Last month, Heart to Heart International’s Disaster Response Manager, Emily Schmidt and Partner Specialist, Abbey Stoetzel traveled to Panama to visit with our longtime partner Floating Doctors. Floating Doctors is located in the Bocas del Toro region of Panama and focuses on developing a sustainable rural health system to support the rural indigenous communities. By establishing an ongoing presence in Panama, the organization provides healthcare services and continuity of care to 25 communities.
Guest Post by Emily Schmidt, Manager of Disaster Response at Heart to Heart International
HHI accompanied Floating Doctors to one of their regular clinic sites in Bajo Cedro, one of 25 communities where Floating Doctors provides regular healthcare services. Bajo Cedro has approximately 1500 residents and no medical resources. The nearest hospital is 45 minutes away. Quiny Smith, a community leader, told us that visits by Floating Doctors are the only way that most residents have access to health services and medications. Public transport to the nearest hospital is time consuming and costly for this low-income community. Even if residents can make a visit to a hospital, medications are in short supply and often prohibitively expensive.
At their clinic sites, Floating Doctors attend to new patients experiencing acute illness and provide primary care services, including delivering to their patients three-month supplies of medications to treat a wide array of everyday diseases, such as diabetes, asthma, heart conditions, high-blood pressure, etc.
One of Floating Doctors primary health providers invited us to accompany her on a home visit to a bed-ridden, elderly patient. The patient’s daughter had taken her to the hospital the day before when her chronic lung disease had flared up causing her to experience vomiting, fever and difficulty breathing. And even though she had visited the hospital the day prior, her daughter rushed to the Floating Doctors clinic as soon as they arrived to inform the physicians that her mother was still extremely unwell.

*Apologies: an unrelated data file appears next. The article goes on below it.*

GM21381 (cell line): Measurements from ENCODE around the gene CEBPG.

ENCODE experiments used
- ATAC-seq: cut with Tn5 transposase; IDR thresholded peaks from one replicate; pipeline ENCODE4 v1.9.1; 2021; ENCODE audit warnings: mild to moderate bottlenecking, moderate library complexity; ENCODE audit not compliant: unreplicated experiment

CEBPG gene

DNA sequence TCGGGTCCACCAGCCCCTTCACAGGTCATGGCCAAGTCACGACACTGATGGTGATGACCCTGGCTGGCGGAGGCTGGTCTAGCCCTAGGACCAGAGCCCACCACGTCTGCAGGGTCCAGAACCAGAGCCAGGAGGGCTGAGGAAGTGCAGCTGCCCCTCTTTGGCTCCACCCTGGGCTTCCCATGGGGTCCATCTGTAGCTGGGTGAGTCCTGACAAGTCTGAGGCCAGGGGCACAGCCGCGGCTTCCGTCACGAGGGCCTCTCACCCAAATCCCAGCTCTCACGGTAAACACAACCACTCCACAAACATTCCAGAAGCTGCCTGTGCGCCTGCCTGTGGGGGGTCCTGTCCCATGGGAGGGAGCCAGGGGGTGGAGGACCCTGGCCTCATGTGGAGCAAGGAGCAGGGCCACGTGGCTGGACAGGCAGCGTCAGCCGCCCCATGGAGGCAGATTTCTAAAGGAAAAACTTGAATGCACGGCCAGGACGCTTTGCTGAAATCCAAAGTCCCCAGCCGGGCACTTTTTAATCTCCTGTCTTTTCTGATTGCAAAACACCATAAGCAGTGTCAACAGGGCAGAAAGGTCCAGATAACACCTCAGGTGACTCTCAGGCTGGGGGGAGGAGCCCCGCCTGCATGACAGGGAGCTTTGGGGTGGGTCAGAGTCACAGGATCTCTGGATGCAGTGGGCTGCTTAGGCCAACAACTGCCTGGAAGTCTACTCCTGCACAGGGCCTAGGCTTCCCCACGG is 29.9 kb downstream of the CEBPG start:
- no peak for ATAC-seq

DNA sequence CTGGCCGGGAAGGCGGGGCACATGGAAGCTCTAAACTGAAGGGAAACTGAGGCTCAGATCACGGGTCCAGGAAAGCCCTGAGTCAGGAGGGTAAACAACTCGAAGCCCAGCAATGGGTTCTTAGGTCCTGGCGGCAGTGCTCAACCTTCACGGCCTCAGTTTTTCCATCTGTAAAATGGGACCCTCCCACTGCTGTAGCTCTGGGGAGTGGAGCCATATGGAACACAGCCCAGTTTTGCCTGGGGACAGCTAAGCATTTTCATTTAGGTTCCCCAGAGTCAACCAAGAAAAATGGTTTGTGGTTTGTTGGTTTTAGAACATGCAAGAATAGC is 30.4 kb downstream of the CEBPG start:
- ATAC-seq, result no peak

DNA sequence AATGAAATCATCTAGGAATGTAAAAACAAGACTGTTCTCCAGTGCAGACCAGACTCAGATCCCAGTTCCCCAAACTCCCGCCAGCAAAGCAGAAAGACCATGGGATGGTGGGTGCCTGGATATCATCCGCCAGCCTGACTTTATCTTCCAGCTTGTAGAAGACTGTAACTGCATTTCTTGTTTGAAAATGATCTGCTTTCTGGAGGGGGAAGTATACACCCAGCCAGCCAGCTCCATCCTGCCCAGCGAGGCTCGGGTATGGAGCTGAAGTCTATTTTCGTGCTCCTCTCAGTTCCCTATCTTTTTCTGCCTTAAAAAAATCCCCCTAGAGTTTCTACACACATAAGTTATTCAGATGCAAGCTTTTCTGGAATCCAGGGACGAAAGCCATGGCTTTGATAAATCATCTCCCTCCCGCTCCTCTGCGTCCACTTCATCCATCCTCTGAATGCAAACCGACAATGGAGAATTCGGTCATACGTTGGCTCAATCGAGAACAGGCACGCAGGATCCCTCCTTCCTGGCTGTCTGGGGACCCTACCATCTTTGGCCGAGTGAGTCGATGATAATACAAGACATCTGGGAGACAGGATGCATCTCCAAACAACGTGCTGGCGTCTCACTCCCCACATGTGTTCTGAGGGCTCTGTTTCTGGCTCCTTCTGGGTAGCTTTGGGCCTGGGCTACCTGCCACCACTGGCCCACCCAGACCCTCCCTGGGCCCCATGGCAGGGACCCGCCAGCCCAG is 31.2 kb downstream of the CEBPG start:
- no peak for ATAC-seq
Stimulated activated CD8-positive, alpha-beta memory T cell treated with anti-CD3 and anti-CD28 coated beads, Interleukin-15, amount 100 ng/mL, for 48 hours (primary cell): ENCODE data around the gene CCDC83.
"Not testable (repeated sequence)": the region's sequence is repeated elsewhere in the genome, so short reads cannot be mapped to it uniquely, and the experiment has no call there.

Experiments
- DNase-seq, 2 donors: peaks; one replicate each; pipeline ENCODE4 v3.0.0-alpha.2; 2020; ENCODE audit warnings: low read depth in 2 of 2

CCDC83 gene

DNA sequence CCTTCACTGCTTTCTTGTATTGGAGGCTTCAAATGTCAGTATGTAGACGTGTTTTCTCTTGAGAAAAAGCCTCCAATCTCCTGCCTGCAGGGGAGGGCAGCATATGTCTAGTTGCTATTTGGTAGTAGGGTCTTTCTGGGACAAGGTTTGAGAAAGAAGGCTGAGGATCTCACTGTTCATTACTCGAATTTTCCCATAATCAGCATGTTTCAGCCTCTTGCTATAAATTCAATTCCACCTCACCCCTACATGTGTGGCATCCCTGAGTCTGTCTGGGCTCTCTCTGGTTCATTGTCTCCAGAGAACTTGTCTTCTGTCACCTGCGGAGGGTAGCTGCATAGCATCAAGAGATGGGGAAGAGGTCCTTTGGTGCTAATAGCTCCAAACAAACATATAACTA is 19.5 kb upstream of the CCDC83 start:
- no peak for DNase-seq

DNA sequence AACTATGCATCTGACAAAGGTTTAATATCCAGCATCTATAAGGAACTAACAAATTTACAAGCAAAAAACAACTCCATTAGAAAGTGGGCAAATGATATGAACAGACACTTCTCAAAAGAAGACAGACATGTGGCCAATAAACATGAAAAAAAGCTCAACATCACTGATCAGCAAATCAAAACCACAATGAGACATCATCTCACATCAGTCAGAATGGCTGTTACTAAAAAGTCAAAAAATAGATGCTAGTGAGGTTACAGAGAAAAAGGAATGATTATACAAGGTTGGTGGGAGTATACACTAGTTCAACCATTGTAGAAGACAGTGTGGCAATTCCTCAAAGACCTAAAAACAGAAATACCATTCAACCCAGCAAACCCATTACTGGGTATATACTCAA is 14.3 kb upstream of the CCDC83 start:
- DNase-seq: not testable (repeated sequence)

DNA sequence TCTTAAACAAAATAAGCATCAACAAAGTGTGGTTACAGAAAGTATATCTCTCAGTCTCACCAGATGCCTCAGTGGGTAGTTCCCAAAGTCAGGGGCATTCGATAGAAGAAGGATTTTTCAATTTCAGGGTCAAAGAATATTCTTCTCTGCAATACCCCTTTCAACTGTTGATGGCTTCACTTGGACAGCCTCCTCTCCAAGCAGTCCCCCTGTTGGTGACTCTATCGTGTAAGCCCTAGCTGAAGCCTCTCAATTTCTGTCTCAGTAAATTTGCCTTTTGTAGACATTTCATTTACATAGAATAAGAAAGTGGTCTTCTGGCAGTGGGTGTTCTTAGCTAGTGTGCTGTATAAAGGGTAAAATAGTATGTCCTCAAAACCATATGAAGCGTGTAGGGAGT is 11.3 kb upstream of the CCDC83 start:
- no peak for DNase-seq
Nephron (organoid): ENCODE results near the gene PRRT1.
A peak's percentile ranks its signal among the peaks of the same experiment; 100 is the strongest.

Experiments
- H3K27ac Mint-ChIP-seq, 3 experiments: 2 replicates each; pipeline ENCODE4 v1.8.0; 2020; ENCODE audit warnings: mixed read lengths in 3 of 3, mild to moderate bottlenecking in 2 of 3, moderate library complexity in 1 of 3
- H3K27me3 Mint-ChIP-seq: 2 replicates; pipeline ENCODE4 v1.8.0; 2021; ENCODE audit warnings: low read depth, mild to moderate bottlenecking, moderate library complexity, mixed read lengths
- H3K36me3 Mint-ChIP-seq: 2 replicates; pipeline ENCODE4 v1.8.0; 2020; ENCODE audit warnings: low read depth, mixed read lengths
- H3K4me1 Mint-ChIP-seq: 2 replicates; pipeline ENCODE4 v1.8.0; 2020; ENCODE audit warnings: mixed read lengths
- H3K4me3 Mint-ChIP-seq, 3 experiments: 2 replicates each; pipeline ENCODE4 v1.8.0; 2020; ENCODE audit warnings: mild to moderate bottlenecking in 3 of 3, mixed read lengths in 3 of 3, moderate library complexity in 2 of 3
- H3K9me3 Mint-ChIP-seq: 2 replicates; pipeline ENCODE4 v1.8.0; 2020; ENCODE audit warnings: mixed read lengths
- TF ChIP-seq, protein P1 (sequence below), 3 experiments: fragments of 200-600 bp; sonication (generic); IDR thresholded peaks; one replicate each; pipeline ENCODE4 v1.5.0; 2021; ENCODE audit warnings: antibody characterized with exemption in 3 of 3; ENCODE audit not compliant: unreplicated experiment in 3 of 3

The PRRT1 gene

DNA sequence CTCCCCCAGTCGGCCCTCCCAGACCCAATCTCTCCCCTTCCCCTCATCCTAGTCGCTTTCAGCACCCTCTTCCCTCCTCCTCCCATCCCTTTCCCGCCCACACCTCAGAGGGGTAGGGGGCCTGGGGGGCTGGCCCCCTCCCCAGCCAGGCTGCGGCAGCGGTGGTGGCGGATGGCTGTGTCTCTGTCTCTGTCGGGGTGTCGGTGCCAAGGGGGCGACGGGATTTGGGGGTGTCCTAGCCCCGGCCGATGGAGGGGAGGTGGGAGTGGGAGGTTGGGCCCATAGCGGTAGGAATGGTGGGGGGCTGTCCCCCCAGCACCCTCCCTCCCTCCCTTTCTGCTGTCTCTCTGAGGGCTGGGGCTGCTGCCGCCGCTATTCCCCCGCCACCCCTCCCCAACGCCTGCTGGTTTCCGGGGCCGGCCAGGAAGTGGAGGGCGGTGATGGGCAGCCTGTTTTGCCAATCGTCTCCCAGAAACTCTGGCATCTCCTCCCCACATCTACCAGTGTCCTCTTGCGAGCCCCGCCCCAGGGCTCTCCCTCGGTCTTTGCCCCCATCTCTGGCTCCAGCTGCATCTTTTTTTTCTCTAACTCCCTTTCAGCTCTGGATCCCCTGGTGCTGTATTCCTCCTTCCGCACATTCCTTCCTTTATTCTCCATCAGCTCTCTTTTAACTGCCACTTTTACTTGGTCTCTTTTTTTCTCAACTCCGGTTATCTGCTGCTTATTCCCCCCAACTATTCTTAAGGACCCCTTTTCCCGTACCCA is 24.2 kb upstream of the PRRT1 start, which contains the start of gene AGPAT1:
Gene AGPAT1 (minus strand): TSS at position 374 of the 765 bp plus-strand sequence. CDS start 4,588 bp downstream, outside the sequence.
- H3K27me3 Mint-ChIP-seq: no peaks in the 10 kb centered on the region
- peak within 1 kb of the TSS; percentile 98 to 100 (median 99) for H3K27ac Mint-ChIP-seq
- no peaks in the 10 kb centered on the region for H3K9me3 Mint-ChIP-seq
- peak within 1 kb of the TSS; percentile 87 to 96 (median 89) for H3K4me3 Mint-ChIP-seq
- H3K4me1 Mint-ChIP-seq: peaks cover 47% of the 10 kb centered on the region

We were invited into their home where we took off our shoes and accompanied the daughter and one of Floating Doctors staff physicians, Dr. Mikah, to the patient’s bedside. Dr. Mikah discussed symptoms and medical history, took the patient’s vital signs and reviewed the medications that had been sent home with the patient. Dr. Mikah then very carefully explained her diagnosis with the patient and her family.
Floating Doctors had previously diagnosed her with COPD (a disease that causes airflow blockage and breathing-related problems). This was likely caused by prolonged exposure to smoke from cooking fuel and fire that is commonly used to prepare food inside homes without proper ventilation in impoverished communities like Bajo Cedro all around the world.
Floating Doctors had given the patient an inhaler to treat her symptoms, but when the patient experienced increased symptoms of her COPD, she started using the inhaler too much. This caused her to run out of this vital medication to treat her condition before Floating Doctors was able to make their regular three-month visit. She became extremely ill and susceptible to other conditions like an upper-respiratory infection as a result.
Unfortunately, the hospital she visited did not have this medication available but provided her with antibiotics. In addition to not having enough supply of this basic medicine to treat her COPD, Dr. Mikah also realized that the hospital did not provide adequate instruction on the antibiotics the patient received. Dr. Mikah gave careful instructions to the patient and her family for taking the antibiotics and explained that she mustn’t overuse her inhaler, otherwise she would run out and likely become ill again.
Cases like these are all too common in the communities where Floating Doctors provides healthcare. However, Floating Doctors’ own access to vital medications and supplies for their patients are dependent on support from Heart to Heart International and other charitable organizations.